The Regulations require businesses to honor opt-out preference signals. Businesses only have a choice in how these signals are processed. Generally, businesses that process opt out preference signals in a “frictionless manner” are not required to provide opt out links for the sale or sharing of personal information or for the right to limit sensitive personal information. Among other requirements, processing a preference signal in a “frictionless manner” means that a business shall not:

  • Charge a fee or require any valuable consideration for processing the signal;
  • Change the consumer’s experience on the website or service as a result of the signal; or
  • Display a notification or pop-up in response to the signal, unless such pop-up is only to notify the consumer of their opt-out preference.

Service Provider and Contractor (§ 7050-7051).

The Regulations include additional requirements for Service Provider and Contractor agreements. Such agreements must now include:

  • The specific business purposes for the processing. It is not sufficient to state “as described in the agreement.”
  • Specifically state that the service provider or contractor must comply with all applicable sections of the CCPA and the Regulations, including providing the same level of privacy protection as required of the business under the CCPA.
  • Require the service provider and contractor to notify the business if the service provider and contractor make the determination that it can no longer meet the obligations under the CCPA.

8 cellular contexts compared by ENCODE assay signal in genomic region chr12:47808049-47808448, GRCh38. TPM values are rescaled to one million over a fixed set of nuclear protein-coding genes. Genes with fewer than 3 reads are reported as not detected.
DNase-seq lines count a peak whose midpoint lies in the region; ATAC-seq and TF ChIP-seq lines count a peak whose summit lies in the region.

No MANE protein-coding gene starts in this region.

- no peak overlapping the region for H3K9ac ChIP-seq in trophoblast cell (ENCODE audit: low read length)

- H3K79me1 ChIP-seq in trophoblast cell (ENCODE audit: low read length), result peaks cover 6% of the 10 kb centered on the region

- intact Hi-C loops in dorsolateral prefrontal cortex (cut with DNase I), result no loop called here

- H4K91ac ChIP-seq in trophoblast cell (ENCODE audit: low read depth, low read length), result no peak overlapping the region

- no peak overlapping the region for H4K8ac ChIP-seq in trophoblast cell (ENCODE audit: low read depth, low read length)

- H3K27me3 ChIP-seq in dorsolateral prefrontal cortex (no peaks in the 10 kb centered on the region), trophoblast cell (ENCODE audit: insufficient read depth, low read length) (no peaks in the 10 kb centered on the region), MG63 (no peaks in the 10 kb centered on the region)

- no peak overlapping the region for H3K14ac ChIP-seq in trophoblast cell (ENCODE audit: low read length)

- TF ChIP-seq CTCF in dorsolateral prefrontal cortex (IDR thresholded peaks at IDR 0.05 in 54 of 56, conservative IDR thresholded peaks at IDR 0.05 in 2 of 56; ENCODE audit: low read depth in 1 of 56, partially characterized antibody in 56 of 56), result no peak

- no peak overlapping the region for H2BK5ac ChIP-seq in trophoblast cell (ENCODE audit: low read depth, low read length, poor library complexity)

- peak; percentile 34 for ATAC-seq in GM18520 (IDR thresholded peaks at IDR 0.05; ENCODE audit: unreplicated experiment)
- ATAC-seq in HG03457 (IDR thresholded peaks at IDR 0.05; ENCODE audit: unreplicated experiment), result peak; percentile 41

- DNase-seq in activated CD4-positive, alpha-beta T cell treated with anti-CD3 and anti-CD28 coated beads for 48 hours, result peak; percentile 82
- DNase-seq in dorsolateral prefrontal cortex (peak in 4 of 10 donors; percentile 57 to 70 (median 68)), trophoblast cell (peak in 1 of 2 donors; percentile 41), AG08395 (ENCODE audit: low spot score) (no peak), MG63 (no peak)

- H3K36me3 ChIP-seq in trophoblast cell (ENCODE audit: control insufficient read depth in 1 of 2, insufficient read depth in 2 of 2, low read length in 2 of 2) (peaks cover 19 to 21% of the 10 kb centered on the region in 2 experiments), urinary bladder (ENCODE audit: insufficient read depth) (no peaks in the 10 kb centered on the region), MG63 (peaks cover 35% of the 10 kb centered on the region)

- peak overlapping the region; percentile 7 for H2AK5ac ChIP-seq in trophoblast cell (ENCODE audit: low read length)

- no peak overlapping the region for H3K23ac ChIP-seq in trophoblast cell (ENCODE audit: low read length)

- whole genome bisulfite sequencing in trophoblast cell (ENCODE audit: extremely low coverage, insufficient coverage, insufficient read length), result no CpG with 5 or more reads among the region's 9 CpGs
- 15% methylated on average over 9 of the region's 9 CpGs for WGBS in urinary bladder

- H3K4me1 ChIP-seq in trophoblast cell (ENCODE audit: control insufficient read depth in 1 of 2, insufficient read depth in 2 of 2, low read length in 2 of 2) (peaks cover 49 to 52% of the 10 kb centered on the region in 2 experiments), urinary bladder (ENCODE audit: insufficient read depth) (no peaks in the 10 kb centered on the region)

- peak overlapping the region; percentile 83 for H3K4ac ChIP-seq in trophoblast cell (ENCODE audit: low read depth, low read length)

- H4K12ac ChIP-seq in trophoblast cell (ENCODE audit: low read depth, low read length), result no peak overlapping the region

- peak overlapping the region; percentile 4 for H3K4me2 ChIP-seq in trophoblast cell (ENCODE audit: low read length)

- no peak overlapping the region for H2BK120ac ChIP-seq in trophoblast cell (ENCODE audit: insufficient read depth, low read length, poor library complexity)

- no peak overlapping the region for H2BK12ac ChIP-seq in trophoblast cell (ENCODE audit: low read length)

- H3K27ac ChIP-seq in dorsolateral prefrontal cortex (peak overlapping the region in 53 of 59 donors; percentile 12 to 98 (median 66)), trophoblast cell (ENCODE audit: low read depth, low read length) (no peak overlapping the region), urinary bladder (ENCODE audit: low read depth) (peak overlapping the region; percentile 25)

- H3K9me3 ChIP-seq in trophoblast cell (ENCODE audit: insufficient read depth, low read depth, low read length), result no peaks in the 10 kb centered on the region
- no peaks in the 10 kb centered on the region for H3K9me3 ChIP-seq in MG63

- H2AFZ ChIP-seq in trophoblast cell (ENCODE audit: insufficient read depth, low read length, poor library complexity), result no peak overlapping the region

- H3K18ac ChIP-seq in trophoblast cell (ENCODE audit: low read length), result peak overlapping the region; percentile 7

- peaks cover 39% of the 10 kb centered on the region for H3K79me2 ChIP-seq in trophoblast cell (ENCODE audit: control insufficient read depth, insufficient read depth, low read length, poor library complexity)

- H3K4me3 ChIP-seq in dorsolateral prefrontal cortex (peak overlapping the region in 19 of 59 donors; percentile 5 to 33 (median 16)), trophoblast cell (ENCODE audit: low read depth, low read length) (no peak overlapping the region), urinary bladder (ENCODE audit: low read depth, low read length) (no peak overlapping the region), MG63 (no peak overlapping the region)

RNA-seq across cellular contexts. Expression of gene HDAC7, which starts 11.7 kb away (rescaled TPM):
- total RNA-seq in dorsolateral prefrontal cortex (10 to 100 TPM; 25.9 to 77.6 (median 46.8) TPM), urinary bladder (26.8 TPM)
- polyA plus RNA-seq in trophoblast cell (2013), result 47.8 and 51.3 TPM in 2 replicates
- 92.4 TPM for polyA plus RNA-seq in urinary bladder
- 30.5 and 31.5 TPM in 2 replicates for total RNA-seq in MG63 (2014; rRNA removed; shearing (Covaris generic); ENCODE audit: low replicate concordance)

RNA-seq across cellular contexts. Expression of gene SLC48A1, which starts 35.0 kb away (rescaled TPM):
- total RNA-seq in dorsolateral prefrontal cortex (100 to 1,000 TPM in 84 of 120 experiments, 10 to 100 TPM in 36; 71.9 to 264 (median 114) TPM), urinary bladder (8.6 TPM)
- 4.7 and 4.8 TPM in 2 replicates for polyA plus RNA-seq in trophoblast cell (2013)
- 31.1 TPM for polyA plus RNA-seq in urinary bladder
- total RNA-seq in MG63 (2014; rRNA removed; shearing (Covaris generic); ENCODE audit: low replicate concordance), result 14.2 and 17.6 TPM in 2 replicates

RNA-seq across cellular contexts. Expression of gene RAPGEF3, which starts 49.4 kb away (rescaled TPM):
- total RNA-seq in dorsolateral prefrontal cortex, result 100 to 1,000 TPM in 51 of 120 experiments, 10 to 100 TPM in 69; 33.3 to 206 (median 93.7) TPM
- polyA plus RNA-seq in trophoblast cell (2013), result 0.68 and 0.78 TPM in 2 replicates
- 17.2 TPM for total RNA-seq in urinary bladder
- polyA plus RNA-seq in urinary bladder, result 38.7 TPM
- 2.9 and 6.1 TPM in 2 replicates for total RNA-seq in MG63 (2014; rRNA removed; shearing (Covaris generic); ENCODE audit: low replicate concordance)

• Allow the business to take appropriate steps to ensure the service provider and contractor are complying with the requirements of the CCPA and the Regulations. These steps may include manual reviews and automated scans of the service provider and contractor systems.

Verification (§ 7060).

The Regulations contain a few additional verification requirements, such as (1) a business cannot require a consumer to verify their identity for a request to opt-out of the sale or sharing of personal information or a request to limit sensitive personal information and (2) for requests to correct, the business shall make an effort to verify the consumer based on information that is not subject to the request.

Investigations and Enforcement (Article 9).

  • Sworn Complaints (§ 7304). Sworn complaints may be filed with the electronic complaint system available on the Agency’s website or by mail. Such complaints must:
    • Identify the business or other entity;
    • State the facts that support each alleged violation and include any documents;
    • Authorize the alleged violator and Agency to communicate regarding the complaint;
    • Include the name and current contact information of the complainant; and
    • Be signed and submitted under penalty of perjury.
  • Agency Audits (§ 7304). The Agency now has the ability to audit any business, service provider, contractor or person to ensure compliance with the CCPA. These audits may occur to investigate possible violations of the CCPA or to determine if the business’ collection or processing of personal information presents a significant risk to consumers. Most importantly, the audits may be announced or unannounced.